SOAS University of London

Department of Music, School of Arts

Ethnicity, Religion and Gender in Middle Eastern Musical cultures

Module Code:
Module Not Running 2022/2023
FHEQ Level:
Year of study:
Taught in:
Term 1

This course introduces students to the major popular and religious musical forms of the urban Middle East and North Africa (MENA) through the lenses of media representation and religious practice. The genres covered range from the religious soundscapes of the city to popular protest music, notably hip-hop. We look in-depth at Islamic counterpublics, heterodox ritual, dance aesthetics, and trance/possession with a view to understanding these religious practices and their representation and diffusion in various media. At the same time, we engage contemporary discussions of nationalism and gender in the post-colonial Arab world that bear upon the performance and reception of music. We look at the rise of popular musicians in the twentieth century, their role in framing culture, and their status as ambassadors and promoters of political ideologies (pan-Arabism, Baathism). In five short units on soundscape, voice, possession, embodiment, and intimacy students learn the repertoire of the urban Middle East, as well as the media forces behind cultural movements. We will read classic ethnographies of music-making in the Arab world from Morocco to the Gulf, and, when appropriate, examples from Turkey and Iran. Since a Jewish music module is dedicated to Israel/Palestine, we will look at Palestinian music only briefly.

Objectives and learning outcomes of the module

On successful completion of the course a student will be able to:

  • Explain the mainstream and heterodox religious rituals widely practiced in the Arab world, and identify the musical and performative charateristics of those rituals;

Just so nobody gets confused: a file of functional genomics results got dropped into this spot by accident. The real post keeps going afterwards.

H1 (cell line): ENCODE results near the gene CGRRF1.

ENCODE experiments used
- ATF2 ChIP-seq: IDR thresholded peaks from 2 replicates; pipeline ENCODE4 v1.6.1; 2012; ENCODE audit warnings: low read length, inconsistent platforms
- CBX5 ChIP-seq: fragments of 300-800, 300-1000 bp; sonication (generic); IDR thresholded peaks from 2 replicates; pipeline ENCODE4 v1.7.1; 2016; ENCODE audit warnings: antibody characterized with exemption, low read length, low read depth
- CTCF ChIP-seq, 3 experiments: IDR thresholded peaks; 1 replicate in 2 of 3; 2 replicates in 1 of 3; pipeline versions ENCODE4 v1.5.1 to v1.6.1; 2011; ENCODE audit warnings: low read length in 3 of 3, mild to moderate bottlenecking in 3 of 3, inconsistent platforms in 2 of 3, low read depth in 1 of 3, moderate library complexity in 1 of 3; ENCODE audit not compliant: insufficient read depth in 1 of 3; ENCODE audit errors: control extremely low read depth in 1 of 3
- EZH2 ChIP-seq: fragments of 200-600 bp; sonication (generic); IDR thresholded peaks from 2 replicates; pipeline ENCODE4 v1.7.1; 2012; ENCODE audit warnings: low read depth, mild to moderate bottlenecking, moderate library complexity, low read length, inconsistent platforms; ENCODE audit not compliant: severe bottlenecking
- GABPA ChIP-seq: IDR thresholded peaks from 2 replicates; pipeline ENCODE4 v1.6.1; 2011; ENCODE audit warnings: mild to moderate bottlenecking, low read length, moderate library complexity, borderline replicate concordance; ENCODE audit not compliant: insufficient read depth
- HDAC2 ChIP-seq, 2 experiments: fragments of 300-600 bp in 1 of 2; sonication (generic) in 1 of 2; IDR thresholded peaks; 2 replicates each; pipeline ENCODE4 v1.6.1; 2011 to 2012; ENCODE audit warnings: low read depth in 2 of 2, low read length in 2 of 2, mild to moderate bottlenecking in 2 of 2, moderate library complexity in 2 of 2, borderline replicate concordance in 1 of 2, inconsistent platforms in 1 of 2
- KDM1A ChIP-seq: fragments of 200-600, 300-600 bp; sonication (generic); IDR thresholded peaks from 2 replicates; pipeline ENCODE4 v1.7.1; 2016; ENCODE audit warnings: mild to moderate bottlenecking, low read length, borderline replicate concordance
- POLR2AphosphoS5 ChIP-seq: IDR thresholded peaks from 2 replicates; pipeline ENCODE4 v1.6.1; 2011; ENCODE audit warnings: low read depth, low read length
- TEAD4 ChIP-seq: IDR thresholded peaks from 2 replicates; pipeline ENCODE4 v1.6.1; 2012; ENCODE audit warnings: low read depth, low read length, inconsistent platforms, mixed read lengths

• Understand the role that popular media plays in distributing music, and in innovation of musical style;
  • Articulate the dialectical relationship between religion and media in the Arab world through the lens of musical performance;
  • Connect issues of geopolitics and economic development to musical taste and style in the contemporary Arab world;
  • Express in writing the role that gender, religion and nationalism play in the development of Middle Eastern music.


  • One hour Lecture, one hour Seminar

Scope and syllabus

Over the term, we will examine five basic concepts through which music shapes both religion and the media: soundscapes, voice, embodiment, possession, and intimacy. We will examine each concept through the lenses of religious ritual and media in alternating weeks. Topics include:

  • Religious authority and cassette sermon soundscapes
  • Moroccan Hip-Hop Counterpublics
  • Quranic recitation and the Sama' polemic
  • Transgender singers and constructions of womanhood
  • Dhikr: Sufism, Sainthood and heterodoxy
  • Music of the Syrian Civil War from Dabke to Nasheed
  • Shia pilgrimage
  • Palestinian Rave culture and trance
  • Mothers of the Nation from Umm Khulthum to Fairouz
  • Beirut's music scene from the Rahbanis to Mashrouleila

Method of assessment

  • One 1,000-word annotated bibliography (worth 30%)
  • One 2,000-word essay or podcast (worth 70%)


Important notice regarding changes to programmes and modules